Now their leadership is saying that it will oppose H.R. 1363 because it eliminates taxpayer funding of abortions in the District of Columbia.  In the end, I cannot believe that they would shut down the entire federal government in order to appease the most radical pro-abortion members of their left-wing base.

We will see what happens.  Maybe the Senate will do the prudent thing and pass H.R. 1363. But I am not holding my breath.

The $61 billion in spending reductions passed by the House months ago is equivalent to 1.6 percent of total projected federal spending.  Americans tighten their belts much more than this every day, but Democrats are acting like these cuts are the end of the world.   

I would say that the leadership on display from the White House on this issue is pathetic, if there was any on display at all. Because the White House has showed zero leadership on the issue of spending and government bloat, because it has refused to make the decisions that would force the federal government to live within its means,  we are in this unacceptable situation of a potential government shut down.  Our nation is broke – we have to stop spending money we don’t have.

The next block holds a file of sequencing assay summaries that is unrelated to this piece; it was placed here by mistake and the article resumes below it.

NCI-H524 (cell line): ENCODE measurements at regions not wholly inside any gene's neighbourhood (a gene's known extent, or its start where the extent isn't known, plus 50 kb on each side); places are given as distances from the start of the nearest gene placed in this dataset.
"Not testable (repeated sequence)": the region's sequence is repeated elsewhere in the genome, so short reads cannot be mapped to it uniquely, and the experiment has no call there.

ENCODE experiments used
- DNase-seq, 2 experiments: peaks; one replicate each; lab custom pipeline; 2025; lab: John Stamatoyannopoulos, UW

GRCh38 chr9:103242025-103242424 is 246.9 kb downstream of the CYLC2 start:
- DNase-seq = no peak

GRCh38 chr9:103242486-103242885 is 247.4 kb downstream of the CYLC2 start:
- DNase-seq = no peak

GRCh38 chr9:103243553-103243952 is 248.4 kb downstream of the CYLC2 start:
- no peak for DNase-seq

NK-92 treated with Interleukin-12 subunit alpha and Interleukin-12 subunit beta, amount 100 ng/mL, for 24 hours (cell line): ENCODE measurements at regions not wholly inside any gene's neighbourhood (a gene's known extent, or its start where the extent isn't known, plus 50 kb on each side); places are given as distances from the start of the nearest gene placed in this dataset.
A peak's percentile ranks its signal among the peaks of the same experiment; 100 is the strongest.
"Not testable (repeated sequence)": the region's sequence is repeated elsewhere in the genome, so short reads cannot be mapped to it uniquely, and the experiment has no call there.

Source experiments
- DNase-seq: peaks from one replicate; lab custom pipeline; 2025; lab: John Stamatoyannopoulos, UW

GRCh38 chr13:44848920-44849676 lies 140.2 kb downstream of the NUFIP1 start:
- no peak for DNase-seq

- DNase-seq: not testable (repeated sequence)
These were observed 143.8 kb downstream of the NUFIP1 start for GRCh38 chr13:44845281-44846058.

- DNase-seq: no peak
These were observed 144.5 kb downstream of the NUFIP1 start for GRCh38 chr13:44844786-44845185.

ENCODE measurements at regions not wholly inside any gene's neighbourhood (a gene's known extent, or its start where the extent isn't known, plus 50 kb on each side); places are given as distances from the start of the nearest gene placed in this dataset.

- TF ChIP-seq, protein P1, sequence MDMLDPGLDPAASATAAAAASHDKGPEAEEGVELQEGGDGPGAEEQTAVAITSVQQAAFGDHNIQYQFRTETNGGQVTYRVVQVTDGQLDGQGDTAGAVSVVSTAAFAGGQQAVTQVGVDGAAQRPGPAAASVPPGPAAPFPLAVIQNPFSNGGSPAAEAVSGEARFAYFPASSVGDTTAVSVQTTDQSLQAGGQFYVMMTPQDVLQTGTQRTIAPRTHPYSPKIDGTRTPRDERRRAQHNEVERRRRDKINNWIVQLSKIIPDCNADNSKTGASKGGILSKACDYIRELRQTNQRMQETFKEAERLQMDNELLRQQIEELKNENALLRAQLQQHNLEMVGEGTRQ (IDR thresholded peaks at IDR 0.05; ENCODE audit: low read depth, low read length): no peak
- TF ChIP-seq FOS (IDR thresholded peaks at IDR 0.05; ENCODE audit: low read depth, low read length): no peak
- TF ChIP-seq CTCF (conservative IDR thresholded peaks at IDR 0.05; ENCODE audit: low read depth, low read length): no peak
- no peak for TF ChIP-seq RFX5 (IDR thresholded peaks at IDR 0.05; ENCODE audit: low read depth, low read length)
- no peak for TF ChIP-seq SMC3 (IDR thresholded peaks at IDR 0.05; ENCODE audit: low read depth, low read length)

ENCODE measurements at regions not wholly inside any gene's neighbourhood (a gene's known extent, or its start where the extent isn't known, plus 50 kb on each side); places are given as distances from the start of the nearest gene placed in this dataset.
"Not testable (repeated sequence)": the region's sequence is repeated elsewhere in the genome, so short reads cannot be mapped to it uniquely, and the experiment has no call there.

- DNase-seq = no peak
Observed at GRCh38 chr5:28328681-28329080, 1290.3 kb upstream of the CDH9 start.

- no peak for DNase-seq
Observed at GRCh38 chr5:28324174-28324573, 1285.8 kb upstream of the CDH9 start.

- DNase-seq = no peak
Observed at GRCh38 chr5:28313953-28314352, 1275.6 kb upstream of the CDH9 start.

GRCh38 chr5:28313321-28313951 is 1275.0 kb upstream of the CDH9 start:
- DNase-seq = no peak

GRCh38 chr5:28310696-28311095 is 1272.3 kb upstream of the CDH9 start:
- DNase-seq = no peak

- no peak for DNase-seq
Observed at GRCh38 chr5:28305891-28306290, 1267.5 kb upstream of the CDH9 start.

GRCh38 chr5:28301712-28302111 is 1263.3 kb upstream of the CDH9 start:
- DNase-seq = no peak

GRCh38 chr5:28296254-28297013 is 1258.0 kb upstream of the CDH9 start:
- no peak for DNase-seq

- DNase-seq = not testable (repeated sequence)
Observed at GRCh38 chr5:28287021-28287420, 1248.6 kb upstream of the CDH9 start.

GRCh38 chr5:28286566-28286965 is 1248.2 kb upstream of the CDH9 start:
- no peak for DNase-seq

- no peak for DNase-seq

But on this most critical of issues the President has been missing in action.  His advisors seem to be treating this exercise like it is a Harvard Law seminar in multi-party dispute resolution.  This situation calls for leadership, but we are getting nothing from the White House.  It’s time for real leadership that keeps the government running while cutting spending.

I urge the Senate to adopt H.R. 1. In the alternative, we should adopt a short-term CR.  There is no need for a government shutdown.

Democrats who think that clever strategists and professional politicos can spin the American people into thinking this is the Republicans’ fault — even though it was the Democrats who walked away from the  from the table — should remember last year’s experience with Obamacare.

Reluctant Democrats in the House and Senate were told by the same strategists and professional spinners that Obamacare could be messaged in a way so that it would benefit them.  Today there are many former House and Senate members who wish they had not bought that snake oil.

If the government shuts down, no amount of spinning is going to convince Americans that this was the fault of anyone other than the President and Democratic congressional leadership who have refused to make any meaningful reductions in federal spending.